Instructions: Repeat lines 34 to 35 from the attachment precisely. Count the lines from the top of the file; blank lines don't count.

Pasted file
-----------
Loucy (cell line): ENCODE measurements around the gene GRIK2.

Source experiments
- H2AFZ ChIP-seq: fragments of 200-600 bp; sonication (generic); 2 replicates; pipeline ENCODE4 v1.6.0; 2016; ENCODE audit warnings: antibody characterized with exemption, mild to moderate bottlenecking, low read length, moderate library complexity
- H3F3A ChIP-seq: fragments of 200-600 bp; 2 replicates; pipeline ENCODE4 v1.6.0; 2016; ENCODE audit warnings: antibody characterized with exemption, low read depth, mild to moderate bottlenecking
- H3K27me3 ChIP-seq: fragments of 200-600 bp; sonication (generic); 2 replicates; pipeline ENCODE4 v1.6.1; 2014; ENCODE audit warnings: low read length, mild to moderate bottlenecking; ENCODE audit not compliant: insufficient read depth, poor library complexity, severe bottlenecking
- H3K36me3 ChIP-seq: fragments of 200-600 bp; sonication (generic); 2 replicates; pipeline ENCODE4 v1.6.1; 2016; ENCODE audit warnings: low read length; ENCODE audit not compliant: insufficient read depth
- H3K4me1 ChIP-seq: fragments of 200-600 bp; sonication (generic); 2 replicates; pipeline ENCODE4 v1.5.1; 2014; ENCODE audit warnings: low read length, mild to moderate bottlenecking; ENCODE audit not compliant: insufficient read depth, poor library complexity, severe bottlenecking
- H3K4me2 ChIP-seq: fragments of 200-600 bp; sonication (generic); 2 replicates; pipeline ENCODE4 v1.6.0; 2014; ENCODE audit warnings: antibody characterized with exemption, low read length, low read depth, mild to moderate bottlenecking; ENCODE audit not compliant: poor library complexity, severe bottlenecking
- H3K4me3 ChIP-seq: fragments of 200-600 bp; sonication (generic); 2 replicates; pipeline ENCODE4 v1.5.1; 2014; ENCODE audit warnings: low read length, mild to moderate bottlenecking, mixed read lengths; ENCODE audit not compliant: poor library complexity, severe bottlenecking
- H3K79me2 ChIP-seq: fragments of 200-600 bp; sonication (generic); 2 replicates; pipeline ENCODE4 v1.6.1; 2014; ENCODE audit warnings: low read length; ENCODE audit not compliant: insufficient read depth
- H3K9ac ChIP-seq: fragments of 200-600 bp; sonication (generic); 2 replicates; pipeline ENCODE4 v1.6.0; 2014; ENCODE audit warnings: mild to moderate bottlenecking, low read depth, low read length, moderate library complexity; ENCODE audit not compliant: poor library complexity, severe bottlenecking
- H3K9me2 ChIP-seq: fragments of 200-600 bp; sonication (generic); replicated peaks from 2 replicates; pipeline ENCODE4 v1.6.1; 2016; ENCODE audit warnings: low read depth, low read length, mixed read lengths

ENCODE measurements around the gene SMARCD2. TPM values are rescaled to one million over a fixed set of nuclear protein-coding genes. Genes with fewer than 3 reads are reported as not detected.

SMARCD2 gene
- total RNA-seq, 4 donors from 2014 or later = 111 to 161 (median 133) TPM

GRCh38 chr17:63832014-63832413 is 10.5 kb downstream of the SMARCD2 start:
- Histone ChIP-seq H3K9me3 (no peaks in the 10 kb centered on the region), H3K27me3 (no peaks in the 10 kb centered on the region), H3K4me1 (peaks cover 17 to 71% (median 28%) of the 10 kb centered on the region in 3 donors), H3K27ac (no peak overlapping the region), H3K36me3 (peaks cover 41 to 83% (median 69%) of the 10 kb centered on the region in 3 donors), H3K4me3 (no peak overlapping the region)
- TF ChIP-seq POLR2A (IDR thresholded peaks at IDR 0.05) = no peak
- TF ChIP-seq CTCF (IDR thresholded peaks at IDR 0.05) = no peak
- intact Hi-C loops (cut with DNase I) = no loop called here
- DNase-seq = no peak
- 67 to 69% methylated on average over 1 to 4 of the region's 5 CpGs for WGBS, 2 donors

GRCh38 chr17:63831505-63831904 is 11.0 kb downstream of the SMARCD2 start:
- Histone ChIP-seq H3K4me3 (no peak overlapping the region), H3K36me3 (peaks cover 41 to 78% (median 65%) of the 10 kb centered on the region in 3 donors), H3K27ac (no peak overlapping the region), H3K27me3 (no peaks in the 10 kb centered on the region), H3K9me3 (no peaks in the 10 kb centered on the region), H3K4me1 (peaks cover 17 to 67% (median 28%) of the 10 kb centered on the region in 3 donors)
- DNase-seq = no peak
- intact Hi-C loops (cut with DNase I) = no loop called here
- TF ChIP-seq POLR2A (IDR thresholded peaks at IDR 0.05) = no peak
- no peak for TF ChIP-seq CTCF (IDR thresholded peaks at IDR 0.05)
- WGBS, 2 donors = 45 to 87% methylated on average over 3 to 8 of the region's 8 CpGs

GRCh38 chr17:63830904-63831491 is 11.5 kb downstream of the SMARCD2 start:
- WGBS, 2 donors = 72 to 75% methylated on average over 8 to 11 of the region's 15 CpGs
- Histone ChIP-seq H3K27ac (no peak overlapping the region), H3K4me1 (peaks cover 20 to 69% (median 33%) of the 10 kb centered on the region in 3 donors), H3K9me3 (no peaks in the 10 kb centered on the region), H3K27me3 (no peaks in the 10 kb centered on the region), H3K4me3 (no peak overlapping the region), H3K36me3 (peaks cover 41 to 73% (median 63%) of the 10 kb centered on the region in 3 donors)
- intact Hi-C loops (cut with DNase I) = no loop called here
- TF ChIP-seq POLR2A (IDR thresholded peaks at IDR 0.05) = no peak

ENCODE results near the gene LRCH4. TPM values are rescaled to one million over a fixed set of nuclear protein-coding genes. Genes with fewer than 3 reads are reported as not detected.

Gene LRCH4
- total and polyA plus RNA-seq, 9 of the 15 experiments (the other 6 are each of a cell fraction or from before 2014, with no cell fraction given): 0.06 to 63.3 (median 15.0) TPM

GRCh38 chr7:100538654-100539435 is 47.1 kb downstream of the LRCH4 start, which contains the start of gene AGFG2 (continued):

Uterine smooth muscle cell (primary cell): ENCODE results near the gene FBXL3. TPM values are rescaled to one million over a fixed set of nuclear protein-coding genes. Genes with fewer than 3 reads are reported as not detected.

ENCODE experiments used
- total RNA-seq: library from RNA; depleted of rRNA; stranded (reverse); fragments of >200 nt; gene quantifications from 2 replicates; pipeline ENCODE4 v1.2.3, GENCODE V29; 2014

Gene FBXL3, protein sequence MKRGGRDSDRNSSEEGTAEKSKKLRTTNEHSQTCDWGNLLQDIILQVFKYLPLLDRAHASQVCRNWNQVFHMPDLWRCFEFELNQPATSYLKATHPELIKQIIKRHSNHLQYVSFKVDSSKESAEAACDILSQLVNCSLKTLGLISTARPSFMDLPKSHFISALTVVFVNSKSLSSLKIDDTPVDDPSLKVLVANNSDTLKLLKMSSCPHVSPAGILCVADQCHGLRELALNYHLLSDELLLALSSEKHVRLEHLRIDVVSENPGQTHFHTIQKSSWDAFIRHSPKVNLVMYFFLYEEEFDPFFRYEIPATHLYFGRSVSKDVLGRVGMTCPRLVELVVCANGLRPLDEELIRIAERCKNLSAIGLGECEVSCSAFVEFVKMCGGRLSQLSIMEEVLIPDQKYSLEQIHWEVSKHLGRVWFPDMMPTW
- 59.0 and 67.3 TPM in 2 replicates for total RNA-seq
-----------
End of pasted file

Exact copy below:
- TF ChIP-seq POLR2A (IDR thresholded peaks at IDR 0.05) = no peak

ENCODE results near the gene LRCH4. TPM values are rescaled to one million over a fixed set of nuclear protein-coding genes. Genes with fewer than 3 reads are reported as not detected.